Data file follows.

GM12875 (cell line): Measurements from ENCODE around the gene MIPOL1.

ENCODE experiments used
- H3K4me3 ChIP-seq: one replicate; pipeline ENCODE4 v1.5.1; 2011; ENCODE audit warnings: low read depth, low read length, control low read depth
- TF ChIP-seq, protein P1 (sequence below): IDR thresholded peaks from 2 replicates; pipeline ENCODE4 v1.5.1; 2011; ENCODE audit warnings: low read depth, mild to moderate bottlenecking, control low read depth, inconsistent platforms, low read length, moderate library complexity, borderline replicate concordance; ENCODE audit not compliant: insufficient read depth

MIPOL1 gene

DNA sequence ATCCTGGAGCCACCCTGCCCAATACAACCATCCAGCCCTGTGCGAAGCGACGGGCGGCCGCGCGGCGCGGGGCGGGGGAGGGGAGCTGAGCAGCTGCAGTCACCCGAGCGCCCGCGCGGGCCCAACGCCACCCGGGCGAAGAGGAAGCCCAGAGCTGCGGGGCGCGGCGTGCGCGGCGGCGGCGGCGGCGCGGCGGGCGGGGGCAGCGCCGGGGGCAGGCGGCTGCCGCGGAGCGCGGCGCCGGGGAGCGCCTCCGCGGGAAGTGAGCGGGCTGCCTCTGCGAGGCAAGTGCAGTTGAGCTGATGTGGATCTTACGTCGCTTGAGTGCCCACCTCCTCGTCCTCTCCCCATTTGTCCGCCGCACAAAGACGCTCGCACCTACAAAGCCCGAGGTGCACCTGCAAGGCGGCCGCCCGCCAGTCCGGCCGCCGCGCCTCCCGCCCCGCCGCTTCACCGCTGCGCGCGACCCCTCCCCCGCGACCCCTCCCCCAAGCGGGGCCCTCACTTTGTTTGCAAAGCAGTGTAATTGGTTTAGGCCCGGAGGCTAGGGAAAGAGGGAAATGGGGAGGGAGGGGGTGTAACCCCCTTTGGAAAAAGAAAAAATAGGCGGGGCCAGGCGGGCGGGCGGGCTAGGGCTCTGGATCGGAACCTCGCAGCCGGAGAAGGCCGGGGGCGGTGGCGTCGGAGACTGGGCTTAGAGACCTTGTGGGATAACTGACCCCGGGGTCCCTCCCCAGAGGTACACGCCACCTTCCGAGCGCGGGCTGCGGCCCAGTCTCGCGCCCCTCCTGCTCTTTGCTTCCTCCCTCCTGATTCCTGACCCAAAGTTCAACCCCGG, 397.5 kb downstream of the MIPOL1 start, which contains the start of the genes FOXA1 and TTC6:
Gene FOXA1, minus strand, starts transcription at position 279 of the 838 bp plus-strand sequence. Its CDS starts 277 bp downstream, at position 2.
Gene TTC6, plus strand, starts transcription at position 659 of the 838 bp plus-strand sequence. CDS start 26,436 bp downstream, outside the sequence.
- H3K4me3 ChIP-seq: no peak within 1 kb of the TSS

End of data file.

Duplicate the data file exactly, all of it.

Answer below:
GM12875 (cell line): Measurements from ENCODE around the gene MIPOL1.

ENCODE experiments used
- H3K4me3 ChIP-seq: one replicate; pipeline ENCODE4 v1.5.1; 2011; ENCODE audit warnings: low read depth, low read length, control low read depth
- TF ChIP-seq, protein P1 (sequence below): IDR thresholded peaks from 2 replicates; pipeline ENCODE4 v1.5.1; 2011; ENCODE audit warnings: low read depth, mild to moderate bottlenecking, control low read depth, inconsistent platforms, low read length, moderate library complexity, borderline replicate concordance; ENCODE audit not compliant: insufficient read depth

MIPOL1 gene

DNA sequence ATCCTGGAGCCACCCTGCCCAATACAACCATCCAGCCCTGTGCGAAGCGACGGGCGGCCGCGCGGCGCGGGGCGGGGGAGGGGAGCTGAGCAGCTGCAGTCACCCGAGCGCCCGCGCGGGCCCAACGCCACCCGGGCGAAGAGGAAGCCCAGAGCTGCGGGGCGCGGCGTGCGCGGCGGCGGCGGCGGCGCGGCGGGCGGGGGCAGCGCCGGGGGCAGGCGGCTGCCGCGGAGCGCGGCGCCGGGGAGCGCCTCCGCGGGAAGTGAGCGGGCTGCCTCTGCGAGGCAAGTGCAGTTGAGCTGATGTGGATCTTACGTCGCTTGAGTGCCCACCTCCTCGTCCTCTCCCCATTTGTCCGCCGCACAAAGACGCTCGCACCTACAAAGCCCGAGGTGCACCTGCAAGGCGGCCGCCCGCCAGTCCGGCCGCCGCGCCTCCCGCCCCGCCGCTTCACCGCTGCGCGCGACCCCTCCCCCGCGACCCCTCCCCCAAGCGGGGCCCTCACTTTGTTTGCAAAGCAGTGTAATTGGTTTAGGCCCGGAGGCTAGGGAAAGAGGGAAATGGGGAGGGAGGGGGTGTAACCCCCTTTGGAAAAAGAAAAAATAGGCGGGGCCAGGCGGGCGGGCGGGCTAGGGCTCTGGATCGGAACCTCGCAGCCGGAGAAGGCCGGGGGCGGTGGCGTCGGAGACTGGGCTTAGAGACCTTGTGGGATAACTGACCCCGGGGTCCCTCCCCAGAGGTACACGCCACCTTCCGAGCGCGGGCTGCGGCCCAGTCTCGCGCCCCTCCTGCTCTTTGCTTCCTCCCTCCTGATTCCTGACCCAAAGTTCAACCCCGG, 397.5 kb downstream of the MIPOL1 start, which contains the start of the genes FOXA1 and TTC6:
Gene FOXA1, minus strand, starts transcription at position 279 of the 838 bp plus-strand sequence. Its CDS starts 277 bp downstream, at position 2.
Gene TTC6, plus strand, starts transcription at position 659 of the 838 bp plus-strand sequence. CDS start 26,436 bp downstream, outside the sequence.
- H3K4me3 ChIP-seq: no peak within 1 kb of the TSS